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abstract = "PURPOSE. To characterize retinal function during a period of acutely elevated intraocular pressure (IOP) across a wide range of IOPs, including those typically observed in animals with experimental glaucoma. METHODS. Unilateral elevation of IOP was achieved manometrically in adult Brown Norway rats (nine experimental groups; n = 4-7 in each; 10-100 mm Hg and sham control). Full-field ERGs were recorded simultaneously from treated and control eyes, beginning 75 minutes after IOP elevation. Scotopic ERG stimuli were brief white flashes (-6.1 to 2.7 log cd-s/m2). Photopic ERGs were recorded (1.2-2.7 log cd-s/m2) after 15 minutes of light adaptation (150 cd/m2). Relative amplitude (treated/control, {\%}) of ERG components versus IOP was described with a cumulative normal function. RESULTS. Resting IOP was 12.1 ± 2.8 mm Hg and mean femoral artery pressure was 97.6 ± 10.7 mm Hg. ERG components showed a graded effect dependent on IOP. Systematic delays in the timing of the scotopic threshold response (STR) and photopic b-wave were observed between IOPs of 30 and 40 mm Hg. Analysis of amplitudes revealed that the negative STR component (nSTR) and the photopic OPs were the most sensitive to acute IOP elevation. These components were first significantly affected at 50 mm Hg, whereas all parameters of middle and outer retinal function (scotopic P2 and P3) remained normal. The nSTR and photopic OPs declined by 50{\%} at IOP <61 mm Hg. The scotopic P2, OPs, and positive STR (pSTR) had intermediate sensitivity, such that they were reduced by 50{\%} at IOPs between 61 and 66 mm Hg. Scotopic P2 amplitude, but not sensitivity, was significantly reduced by 60 mm Hg. At 60 and 70 mm Hg, the decline in P2 amplitude was not attributable to changes in photoreceptor response (P3) amplitude or sensitivity. The least sensitive component was the scotopic a-wave (RmP3) showing a 50{\%} reduction at an IOP of 71 mm Hg. CONCLUSIONS. During acute IOP elevation, functional changes progress from the proximal to the distal retina. Alterations in ganglion-cell-related ERG potentials occurred at IOPs (30-50 mm Hg) commonly observed in rat experimental glaucoma models. Nonspecific functional changes were observed at acute IOP above 50 mm Hg, suggesting that IOP should be maintained below this level in experimental glaucoma models if selective ganglion cell injury is to be sought. Repeated IOP spikes above this level may cause permanent, nonspecific damage, perhaps via ischemic mechanisms. Thus, IOP should be monitored frequently in these models.",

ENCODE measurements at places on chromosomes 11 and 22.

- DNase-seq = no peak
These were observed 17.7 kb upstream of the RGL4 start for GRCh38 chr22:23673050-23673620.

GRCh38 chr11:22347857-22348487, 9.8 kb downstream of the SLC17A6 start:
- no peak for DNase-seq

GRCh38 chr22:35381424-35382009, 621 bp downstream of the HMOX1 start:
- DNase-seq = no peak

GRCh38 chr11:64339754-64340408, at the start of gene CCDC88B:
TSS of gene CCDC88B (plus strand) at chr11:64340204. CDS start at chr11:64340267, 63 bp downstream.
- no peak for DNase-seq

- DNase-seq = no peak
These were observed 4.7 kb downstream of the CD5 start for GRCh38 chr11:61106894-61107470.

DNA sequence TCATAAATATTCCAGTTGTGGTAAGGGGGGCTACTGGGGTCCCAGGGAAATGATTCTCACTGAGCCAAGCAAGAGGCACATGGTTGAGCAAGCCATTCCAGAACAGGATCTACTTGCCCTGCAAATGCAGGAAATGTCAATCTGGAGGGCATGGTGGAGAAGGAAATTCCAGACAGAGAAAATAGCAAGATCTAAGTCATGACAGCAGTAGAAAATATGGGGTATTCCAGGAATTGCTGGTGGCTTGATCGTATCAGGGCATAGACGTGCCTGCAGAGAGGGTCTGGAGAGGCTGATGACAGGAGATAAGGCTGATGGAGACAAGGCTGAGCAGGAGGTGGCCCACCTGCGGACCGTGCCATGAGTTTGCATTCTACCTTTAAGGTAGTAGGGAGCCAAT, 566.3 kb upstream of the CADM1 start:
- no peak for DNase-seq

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AU - Cioffi, George A.

AU - Fortune, Brad

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N2 - PURPOSE. To characterize retinal function during a period of acutely elevated intraocular pressure (IOP) across a wide range of IOPs, including those typically observed in animals with experimental glaucoma. METHODS. Unilateral elevation of IOP was achieved manometrically in adult Brown Norway rats (nine experimental groups; n = 4-7 in each; 10-100 mm Hg and sham control). Full-field ERGs were recorded simultaneously from treated and control eyes, beginning 75 minutes after IOP elevation. Scotopic ERG stimuli were brief white flashes (-6.1 to 2.7 log cd-s/m2). Photopic ERGs were recorded (1.2-2.7 log cd-s/m2) after 15 minutes of light adaptation (150 cd/m2). Relative amplitude (treated/control, %) of ERG components versus IOP was described with a cumulative normal function. RESULTS. Resting IOP was 12.1 ± 2.8 mm Hg and mean femoral artery pressure was 97.6 ± 10.7 mm Hg. ERG components showed a graded effect dependent on IOP. Systematic delays in the timing of the scotopic threshold response (STR) and photopic b-wave were observed between IOPs of 30 and 40 mm Hg. Analysis of amplitudes revealed that the negative STR component (nSTR) and the photopic OPs were the most sensitive to acute IOP elevation. These components were first significantly affected at 50 mm Hg, whereas all parameters of middle and outer retinal function (scotopic P2 and P3) remained normal. The nSTR and photopic OPs declined by 50% at IOP <61 mm Hg. The scotopic P2, OPs, and positive STR (pSTR) had intermediate sensitivity, such that they were reduced by 50% at IOPs between 61 and 66 mm Hg. Scotopic P2 amplitude, but not sensitivity, was significantly reduced by 60 mm Hg. At 60 and 70 mm Hg, the decline in P2 amplitude was not attributable to changes in photoreceptor response (P3) amplitude or sensitivity. The least sensitive component was the scotopic a-wave (RmP3) showing a 50% reduction at an IOP of 71 mm Hg. CONCLUSIONS. During acute IOP elevation, functional changes progress from the proximal to the distal retina. Alterations in ganglion-cell-related ERG potentials occurred at IOPs (30-50 mm Hg) commonly observed in rat experimental glaucoma models. Nonspecific functional changes were observed at acute IOP above 50 mm Hg, suggesting that IOP should be maintained below this level in experimental glaucoma models if selective ganglion cell injury is to be sought. Repeated IOP spikes above this level may cause permanent, nonspecific damage, perhaps via ischemic mechanisms. Thus, IOP should be monitored frequently in these models.